Highly modular pattern in ant-plant interactions involving specialized and non-specialized myrmecophytes
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Because Tachia guianensis (Gentianaceae) is a “non-specialized myrmecophyte” associated with 37 ant species, we aimed to determine if its presence alters the ant guild associated with sympatric “specialized myrmecophytes” (i.e., plants sheltering a few ant species in hollow structures). The study was conducted in a hilly zone of a neotropical rainforest where two specialized myrmecophytes grow at the bottom of the slopes, another at mid-slope, and a fourth on the hilltops. Tachia guianensis, which occurred everywhere, had its own guild of associated ant species. A network analysis showed that its connections with the four other myrmecophytes were rare and weak, the whole resulting in a highly modular pattern of interactions with one module (i.e., subnetwork) per myrmecophyte. Three ant species parasitized three out of the four specialized myrmecophytes (low nestedness noted), but were not or barely associated with T. guianensis that therefore did not influence the parasitism of specialized myrmecophytes.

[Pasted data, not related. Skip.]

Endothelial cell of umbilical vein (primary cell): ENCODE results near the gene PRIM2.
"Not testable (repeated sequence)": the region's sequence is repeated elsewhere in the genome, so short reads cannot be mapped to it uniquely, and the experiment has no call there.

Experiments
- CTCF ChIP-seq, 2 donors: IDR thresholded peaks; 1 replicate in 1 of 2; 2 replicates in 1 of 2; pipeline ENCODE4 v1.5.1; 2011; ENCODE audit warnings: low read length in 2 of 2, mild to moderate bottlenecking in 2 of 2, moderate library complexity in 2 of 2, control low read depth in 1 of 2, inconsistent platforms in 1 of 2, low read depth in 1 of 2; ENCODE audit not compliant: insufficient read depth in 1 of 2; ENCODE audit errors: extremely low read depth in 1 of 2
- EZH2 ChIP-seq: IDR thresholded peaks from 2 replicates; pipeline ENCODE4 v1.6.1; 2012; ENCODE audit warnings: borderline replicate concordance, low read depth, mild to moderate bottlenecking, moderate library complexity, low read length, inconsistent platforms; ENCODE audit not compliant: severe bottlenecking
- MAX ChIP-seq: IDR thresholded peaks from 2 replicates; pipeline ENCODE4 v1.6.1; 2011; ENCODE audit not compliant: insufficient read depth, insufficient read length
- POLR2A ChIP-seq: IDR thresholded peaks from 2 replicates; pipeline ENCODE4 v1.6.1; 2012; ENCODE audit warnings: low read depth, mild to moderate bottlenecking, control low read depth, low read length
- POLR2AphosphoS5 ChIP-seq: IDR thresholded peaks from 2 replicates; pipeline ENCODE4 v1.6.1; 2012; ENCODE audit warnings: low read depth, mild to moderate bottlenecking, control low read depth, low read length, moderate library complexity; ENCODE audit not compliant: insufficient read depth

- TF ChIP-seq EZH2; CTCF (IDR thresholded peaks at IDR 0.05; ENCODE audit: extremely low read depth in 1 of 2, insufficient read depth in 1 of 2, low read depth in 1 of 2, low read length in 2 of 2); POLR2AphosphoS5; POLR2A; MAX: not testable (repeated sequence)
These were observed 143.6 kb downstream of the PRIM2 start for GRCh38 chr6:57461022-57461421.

KeywordsAnt-plant mutualism Ecological network Myrmecophytes Modularity Nestedness Sympatric species
We are grateful to Andrea Yockey-Dejean for proofreading the manuscript and to the Laboratoire Environnement de Petit Saut for its logistical assistance.
Financial support was provided by the Investissement d’Avenir grants managed by the Agence Nationale de la Recherche (CEBA, ref. ANR-10- LABX-25-01) and a research grant by the Brazilian CNPq.
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